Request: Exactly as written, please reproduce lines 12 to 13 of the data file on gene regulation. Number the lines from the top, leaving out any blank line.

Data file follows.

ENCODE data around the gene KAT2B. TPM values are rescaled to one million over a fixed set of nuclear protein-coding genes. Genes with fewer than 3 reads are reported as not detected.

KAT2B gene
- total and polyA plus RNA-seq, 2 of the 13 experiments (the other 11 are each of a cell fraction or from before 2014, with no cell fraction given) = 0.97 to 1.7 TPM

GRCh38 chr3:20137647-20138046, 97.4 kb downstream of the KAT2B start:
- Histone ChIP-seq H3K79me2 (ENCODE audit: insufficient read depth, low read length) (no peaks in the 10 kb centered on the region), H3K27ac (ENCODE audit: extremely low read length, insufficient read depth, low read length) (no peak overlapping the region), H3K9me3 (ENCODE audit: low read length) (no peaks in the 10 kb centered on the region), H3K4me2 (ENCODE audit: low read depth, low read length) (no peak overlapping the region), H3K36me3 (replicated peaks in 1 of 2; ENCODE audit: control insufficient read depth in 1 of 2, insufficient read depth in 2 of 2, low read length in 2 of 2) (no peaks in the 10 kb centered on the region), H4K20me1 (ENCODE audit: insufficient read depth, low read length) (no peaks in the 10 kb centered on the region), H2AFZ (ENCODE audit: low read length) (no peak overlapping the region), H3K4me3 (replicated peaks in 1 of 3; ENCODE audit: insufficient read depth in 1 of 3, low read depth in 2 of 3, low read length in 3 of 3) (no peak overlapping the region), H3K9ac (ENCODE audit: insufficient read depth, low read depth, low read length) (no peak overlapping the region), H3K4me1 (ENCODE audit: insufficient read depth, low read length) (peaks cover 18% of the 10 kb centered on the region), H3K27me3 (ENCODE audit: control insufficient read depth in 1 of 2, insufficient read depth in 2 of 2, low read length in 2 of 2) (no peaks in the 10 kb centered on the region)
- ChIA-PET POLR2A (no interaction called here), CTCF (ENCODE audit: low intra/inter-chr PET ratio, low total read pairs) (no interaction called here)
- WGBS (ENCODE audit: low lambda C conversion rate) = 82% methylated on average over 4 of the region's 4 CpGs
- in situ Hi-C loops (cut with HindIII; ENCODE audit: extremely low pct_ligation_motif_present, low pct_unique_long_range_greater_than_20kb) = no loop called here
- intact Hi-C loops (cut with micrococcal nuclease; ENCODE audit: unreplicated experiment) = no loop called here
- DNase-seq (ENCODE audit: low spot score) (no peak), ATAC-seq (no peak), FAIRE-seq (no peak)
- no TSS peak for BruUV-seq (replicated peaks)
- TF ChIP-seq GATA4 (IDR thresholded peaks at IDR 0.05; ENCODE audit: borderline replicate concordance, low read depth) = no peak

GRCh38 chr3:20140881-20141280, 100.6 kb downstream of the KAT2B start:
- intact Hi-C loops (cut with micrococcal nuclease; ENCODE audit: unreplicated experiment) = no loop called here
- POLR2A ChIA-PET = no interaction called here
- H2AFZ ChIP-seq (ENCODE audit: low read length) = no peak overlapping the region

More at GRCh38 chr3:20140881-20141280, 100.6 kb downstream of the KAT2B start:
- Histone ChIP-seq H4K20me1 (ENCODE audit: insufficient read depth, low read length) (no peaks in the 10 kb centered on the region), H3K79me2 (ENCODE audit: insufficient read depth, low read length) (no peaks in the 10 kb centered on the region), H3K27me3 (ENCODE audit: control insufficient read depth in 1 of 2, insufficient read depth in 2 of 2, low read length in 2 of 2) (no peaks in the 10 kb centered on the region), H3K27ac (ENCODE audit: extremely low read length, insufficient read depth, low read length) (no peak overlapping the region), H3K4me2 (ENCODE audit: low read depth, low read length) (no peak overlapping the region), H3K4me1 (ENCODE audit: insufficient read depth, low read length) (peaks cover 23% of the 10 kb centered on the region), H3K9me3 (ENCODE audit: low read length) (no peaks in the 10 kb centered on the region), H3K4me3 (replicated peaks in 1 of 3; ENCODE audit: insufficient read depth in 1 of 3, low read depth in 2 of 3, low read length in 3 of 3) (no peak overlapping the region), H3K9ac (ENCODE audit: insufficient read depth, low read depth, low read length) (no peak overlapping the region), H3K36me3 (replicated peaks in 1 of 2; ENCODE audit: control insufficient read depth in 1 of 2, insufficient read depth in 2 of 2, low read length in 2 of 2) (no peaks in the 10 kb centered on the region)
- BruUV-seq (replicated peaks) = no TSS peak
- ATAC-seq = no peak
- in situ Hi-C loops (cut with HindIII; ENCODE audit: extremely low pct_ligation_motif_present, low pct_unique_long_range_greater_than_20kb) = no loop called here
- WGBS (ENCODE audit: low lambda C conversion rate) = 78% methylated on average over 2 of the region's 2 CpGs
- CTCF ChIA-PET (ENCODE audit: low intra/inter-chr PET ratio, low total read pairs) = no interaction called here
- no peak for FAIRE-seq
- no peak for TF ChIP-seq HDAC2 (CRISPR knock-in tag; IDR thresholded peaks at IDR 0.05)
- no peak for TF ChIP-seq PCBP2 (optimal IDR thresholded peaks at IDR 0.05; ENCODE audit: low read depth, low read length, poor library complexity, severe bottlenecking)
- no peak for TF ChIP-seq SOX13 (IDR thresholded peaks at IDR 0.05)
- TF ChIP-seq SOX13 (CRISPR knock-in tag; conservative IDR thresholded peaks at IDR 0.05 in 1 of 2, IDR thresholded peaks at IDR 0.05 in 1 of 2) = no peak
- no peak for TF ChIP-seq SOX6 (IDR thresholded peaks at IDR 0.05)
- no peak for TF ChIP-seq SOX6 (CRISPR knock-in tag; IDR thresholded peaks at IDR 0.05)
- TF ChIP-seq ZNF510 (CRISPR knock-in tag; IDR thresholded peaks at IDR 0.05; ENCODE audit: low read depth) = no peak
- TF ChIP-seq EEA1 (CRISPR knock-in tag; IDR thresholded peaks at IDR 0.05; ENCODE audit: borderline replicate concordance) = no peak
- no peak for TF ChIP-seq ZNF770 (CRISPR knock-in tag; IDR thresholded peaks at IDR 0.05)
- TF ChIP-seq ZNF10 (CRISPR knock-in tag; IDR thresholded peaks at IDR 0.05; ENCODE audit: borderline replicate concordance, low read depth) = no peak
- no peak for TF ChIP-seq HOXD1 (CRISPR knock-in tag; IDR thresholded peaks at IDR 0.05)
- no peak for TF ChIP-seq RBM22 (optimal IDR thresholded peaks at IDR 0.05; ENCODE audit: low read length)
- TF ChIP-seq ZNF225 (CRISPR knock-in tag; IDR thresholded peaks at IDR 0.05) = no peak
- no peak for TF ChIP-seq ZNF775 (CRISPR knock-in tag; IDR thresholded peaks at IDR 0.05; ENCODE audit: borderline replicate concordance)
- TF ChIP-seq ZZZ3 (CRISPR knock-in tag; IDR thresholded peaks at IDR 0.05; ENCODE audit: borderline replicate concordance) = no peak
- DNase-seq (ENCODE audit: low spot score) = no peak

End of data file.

- TF ChIP-seq GATA4 (IDR thresholded peaks at IDR 0.05; ENCODE audit: borderline replicate concordance, low read depth) = no peak

GRCh38 chr3:20140881-20141280, 100.6 kb downstream of the KAT2B start: